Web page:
Energy-efficient equipment investment now mainstream, but affordability remains an issue

Investment in energy-efficient equipment is now mainstream in Britain, with 44% of firms declaring that over half of their equipment meets this definition.  However, the momentum of investment has hit an affordability obstacle as the economy slowly recovers.  To overcome the affordability issue, forward thinking organisations are using asset financing techniques to align monthly costs with monthly energy cost savings, achieving payback periods in some instances of as little as two years.  These are the findings of the latest research study from the financial services division of Siemens (SFS).

David Martin, General Manager for Siemens Financial Services Ltd in the UK, says: "The fact that energy efficient equipment has clearly been the subject of mainstream investment for a sustained period is good news. But there is also evidently, and more importantly, a major need for further stimulus to keep up the momentum of investment.  The issue is not simply a matter of ethicality and being 'green'; the economic efficiency of British industry is also at stake.  Financing options are readily available to make such investments affordable, aligning outgoings with cost-savings.  However, there is also no doubt that further government stimuli would also be of great value."

While 44% of companies in the UK (40% Germany, 54% France) say that over half their equipment is now energy-efficient, 65% (57% Germany, 66% France) state that they are delaying further investment because of affordability issues.  In the experience of SFS, which finances energy-efficient equipment from many different manufacturers, dynamic organisations are using asset finance arrangements to overcome the affordability obstacle.  In an asset finance arrangement, large amounts of capital are not tied-up or 'frozen' through up-front purchase.  Instead, regular monthly payments align with the actual monthly payback from lower energy expenditure.  Such arrangements can accommodate technology upgrades and avoid technology 'lock-in'.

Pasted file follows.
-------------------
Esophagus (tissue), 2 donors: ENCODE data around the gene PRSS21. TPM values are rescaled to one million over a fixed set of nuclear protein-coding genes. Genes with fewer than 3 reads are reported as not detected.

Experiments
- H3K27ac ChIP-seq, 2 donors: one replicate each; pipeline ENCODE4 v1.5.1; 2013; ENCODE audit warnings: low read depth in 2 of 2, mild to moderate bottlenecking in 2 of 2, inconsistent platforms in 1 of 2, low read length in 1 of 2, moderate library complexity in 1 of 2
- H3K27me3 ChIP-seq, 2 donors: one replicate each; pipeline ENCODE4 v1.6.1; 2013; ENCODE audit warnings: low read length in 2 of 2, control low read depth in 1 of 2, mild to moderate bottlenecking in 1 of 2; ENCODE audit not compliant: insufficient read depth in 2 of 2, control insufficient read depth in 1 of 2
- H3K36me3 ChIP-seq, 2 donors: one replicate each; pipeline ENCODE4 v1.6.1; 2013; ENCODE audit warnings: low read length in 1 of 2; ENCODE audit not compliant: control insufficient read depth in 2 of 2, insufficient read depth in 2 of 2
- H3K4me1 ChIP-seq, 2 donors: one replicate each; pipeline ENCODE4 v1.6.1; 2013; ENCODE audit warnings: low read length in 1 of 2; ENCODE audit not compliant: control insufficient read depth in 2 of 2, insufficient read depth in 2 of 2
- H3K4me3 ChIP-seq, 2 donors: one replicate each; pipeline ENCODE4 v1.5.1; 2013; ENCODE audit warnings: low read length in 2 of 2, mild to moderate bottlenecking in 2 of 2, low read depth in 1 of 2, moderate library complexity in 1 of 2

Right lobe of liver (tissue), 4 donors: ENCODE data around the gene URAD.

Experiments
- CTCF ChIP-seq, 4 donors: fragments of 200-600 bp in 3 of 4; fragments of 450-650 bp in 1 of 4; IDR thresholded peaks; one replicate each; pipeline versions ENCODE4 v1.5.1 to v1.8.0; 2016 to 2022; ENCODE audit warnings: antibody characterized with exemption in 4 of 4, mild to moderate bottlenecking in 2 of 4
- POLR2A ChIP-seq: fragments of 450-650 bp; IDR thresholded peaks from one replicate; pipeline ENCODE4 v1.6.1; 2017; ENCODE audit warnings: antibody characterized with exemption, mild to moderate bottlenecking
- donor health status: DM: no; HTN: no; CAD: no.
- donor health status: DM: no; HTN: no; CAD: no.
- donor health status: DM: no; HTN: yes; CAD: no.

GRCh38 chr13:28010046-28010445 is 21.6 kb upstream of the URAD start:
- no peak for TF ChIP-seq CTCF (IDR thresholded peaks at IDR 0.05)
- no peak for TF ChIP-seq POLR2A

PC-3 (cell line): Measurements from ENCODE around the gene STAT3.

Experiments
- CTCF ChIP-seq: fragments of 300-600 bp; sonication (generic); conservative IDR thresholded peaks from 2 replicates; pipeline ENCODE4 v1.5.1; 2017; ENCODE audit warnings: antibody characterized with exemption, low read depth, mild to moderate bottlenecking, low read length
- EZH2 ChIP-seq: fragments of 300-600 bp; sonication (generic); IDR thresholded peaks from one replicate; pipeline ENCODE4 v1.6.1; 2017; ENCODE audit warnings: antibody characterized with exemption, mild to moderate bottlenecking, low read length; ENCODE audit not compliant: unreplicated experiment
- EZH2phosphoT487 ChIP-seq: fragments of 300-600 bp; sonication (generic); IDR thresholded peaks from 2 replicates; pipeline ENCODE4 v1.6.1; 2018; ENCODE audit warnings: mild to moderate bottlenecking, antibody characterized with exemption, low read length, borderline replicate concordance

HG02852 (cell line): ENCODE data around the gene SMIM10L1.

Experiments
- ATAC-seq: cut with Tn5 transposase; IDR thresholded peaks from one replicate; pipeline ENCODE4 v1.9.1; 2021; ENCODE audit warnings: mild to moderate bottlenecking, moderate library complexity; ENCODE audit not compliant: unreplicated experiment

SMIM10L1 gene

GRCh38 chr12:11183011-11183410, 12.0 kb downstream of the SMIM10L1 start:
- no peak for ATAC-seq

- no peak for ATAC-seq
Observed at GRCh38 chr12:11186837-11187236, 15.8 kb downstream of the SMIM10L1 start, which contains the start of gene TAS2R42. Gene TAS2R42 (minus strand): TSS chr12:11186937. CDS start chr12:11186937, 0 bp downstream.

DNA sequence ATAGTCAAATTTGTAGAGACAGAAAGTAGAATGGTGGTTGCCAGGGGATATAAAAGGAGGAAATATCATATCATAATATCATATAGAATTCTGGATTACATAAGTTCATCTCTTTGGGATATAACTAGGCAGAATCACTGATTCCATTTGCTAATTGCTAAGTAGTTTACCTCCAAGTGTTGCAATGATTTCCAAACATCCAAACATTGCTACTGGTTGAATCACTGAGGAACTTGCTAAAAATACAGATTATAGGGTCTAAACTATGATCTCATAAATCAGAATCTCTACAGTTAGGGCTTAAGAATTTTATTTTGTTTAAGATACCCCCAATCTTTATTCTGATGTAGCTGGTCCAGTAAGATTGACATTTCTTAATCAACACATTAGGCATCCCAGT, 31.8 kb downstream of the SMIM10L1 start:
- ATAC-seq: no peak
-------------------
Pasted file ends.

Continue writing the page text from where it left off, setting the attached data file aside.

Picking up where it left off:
In the industrial context, the most significant energy savings come from replacing drives and motors with the energy-efficient alternative.  Drive technology alone is responsible for 60 percent of industrial energy consumption.  The technology for saving exists - but high acquisition costs for energy-efficient industrial drives can put off many managers.  However, given that these drives have a service life of ten years, in an example where there are 2,000 hours of operation annually, the purchase price accounts for less than 3% of total costs. Energy costs, by contrast, account for over 95%.  Factor in a financing option that allows the new drives to be paid for on a form of pay-to-use basis, and the energy cost savings are effectively paying for the acquisition cost, at an affordable rate, and without tying up scarce capital.

SFS interviewed more than 7,000 company executives in Germany, France, United Kingdom, USA, China, Poland and Turkey during the period May until September 2010.

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